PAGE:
The Toy Soldiers Soundtrack Review: This is a review of the film score The Toy Soldiers by Nathaniel Levisay.
At a glance:
39 minutes of score
Geek Score: 83.6
Total Minutes Of Excellence: 12.6
Album Excellence: 32%
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The Toy Soldiers is a 2014 drama film written and directed by Erik Peter Carlson and starring Najarra Townsend, Constance Brenneman and Chandler Rylko. It’s a movie set in the 80s and the director wanted to make a movie that sounded and felt like the 80s. It’s a drama movie about these characters from different walks of life whose stories intertwine in an 80s roller rink called The Toy Soldiers. It was originally a Kickstarter project where they only asked for $6.000 and got just over $8.000 to fund it. So it’s quite the low budget film, but just reading about it and watching the trailer twitches that nostalgia bone of mine. I LOVE the 80s and I LIVED the 80s. It is my favorite decade by far and I can’t wait to dig into the soundtrack produced by Howlin’ Wolf Records where there’s a mix of songs and score by Nathaniel Levisay. I know Nathaniel from a couple of excellent horror scores, but this one has to sound a lot different. I’m hoping that it can evoke some feelings inside me and revisit the past and a decade that I love so much.
We start with ‘Main Title, The 1980’s’ and it begins with a swirling synth rhythm, not necessarily 80s, but an ambiguous one. The main theme starts at 48 seconds in with a very nice warm motif. I like the synth pads just after 2:20, very warm and inviting. Ok, so it’s not the 80s explosion I had hoped, but it’s a good start. ‘Prove Something To The World’ is getting me closer to the decade I love with lovely synth pads, warm and lovely. I think this is the cue where they present all the various characters and their back stories. Must have been quite a hard cue to score, but Nathaniel said that the characters themselves didn’t have themes so that eases things a bit. If each character should have a theme, it would probably make for a very messy cue. I love this cue, it’s so calm and wonderful and does remind me of the glorious 80s. ‘We’re Rock Hard’ takes the main theme and does something really great with it. I like the instrumental choices Levisay has done here. The part from 2:15 is epic with the added percussion of a rock God. Let it happen, it’s awesome.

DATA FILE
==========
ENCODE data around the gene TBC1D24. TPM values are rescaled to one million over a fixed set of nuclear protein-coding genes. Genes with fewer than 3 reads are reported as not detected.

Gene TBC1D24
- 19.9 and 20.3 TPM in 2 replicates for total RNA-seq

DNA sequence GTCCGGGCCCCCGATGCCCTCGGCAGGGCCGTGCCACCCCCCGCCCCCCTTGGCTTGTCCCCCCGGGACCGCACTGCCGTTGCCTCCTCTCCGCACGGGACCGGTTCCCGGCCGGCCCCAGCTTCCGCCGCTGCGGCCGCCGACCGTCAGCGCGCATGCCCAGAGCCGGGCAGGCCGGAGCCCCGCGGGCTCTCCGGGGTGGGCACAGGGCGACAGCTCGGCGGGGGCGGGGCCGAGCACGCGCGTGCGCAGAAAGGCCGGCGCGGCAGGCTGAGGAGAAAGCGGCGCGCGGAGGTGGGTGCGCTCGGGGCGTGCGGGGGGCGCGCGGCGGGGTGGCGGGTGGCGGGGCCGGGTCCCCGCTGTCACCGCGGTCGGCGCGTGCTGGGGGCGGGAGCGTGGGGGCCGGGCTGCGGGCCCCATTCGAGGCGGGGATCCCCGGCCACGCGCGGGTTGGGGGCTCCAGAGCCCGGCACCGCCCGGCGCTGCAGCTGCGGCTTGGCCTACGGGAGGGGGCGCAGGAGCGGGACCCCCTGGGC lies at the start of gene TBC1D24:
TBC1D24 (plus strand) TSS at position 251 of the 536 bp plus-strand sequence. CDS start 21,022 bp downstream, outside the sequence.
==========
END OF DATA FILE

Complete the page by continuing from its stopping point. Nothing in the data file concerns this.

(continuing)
In the middle we leave the 80s a bit and go into contemporary drama mode. ‘The Hellacious Tale Of Mary Part I’, ‘Our Rad Beats Couldn’t Save This Place’, ‘You’ and ‘Don’t Want To Miss Out On My Something’ mostly feature guitar, synth pads and doesn’t stand out in any way, but it’s good solid drama scoring for any kind of drama film these days. ‘The Hellacious Tale Of Marey Part II’ goes a bit back to where it began, in the realm of synths even though there’s a guitar playing the motif. ‘Is This A Moment’ depicts a rape scene for the movie and it was no doubt hard to find the right sound and balance for this cue. It starts warm and nice, very simple. At 1:17 a scary sound appears, like something from the horror movies and it’s interesting when it’s used on top of such a warm and welcoming piece of music. There’s a subtle ghostly voice appearing just before the 2 minute mark. Can’t make out what the voice is saying, but it adds flavor to the music. The nice synth underscoring completely disappear midway in the cue at around 3:30. A thin eerie string is playing along with ghostly voices and effects. A synth is plying along with the strings, but it’s warmth is gone. This is now a shift in temperature to the much colder. at 4:25 the voice appears in much stronger force. I don’t believe it’s words, but just singing. This is the climax of the cue as the warmer synths come in again around 4:50 portraying maybe the aftermaths for that horrific event. It’s not a comfortable cue to listen to, but it stems from an uncomfortable scene. The music is solid like the rest of the score. ‘The One Who Loves You’ takes me to a nicer place, like a beach in the 80sm just contemplating and thinking while watching the waves in the distance. Lovely strong synth pads that is an instant time machine for me. ‘The End Of An Era And Finale’ is the ending cue which starts with a very strange effect. Wonder what that’s about? It quickly goes to a more standard drama scoring mode with guitar and synths. A nice cue to end a good score.
So The Toy Soldiers didn’t quite deliver what I’d hoped. It had moments of wonderful music that made me emotional thinking back to a wonderful decade, but it also had some standard modern drama cues which I could do without and yet I enjoyed it all. The Toy Soldiers is not a time machine, it’s a very good and solid drama score set in the 80s. Even though it mixes modern scoring with the 80s sound, it comes across as quite consistent and good to me. I would also like to mention the 4 tracks by Daily Bread and Gloss which are great music for us 80s kids.
2. Prove Something To The World *
3. We’re Rock Hard
10. The One Who Loves You